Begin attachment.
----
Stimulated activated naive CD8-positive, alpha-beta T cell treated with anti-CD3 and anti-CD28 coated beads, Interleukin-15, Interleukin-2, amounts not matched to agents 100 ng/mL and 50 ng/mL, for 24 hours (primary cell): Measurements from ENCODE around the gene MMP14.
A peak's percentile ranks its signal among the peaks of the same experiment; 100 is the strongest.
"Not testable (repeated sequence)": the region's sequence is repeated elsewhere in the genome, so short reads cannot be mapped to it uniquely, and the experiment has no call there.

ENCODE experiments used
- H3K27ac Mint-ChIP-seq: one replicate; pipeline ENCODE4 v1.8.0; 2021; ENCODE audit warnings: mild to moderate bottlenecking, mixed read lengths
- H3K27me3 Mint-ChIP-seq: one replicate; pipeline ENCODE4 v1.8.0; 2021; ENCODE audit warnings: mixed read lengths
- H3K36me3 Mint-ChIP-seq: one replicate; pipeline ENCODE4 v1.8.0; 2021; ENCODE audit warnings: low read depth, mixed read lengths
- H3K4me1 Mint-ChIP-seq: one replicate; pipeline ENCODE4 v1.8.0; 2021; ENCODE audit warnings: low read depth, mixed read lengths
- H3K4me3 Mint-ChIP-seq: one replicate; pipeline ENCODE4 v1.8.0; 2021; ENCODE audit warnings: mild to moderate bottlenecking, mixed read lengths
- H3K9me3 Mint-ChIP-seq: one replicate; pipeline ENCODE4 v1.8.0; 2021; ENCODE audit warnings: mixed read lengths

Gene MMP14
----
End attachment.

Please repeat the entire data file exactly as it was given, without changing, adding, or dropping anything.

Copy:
Stimulated activated naive CD8-positive, alpha-beta T cell treated with anti-CD3 and anti-CD28 coated beads, Interleukin-15, Interleukin-2, amounts not matched to agents 100 ng/mL and 50 ng/mL, for 24 hours (primary cell): Measurements from ENCODE around the gene MMP14.
A peak's percentile ranks its signal among the peaks of the same experiment; 100 is the strongest.
"Not testable (repeated sequence)": the region's sequence is repeated elsewhere in the genome, so short reads cannot be mapped to it uniquely, and the experiment has no call there.

ENCODE experiments used
- H3K27ac Mint-ChIP-seq: one replicate; pipeline ENCODE4 v1.8.0; 2021; ENCODE audit warnings: mild to moderate bottlenecking, mixed read lengths
- H3K27me3 Mint-ChIP-seq: one replicate; pipeline ENCODE4 v1.8.0; 2021; ENCODE audit warnings: mixed read lengths
- H3K36me3 Mint-ChIP-seq: one replicate; pipeline ENCODE4 v1.8.0; 2021; ENCODE audit warnings: low read depth, mixed read lengths
- H3K4me1 Mint-ChIP-seq: one replicate; pipeline ENCODE4 v1.8.0; 2021; ENCODE audit warnings: low read depth, mixed read lengths
- H3K4me3 Mint-ChIP-seq: one replicate; pipeline ENCODE4 v1.8.0; 2021; ENCODE audit warnings: mild to moderate bottlenecking, mixed read lengths
- H3K9me3 Mint-ChIP-seq: one replicate; pipeline ENCODE4 v1.8.0; 2021; ENCODE audit warnings: mixed read lengths

Gene MMP14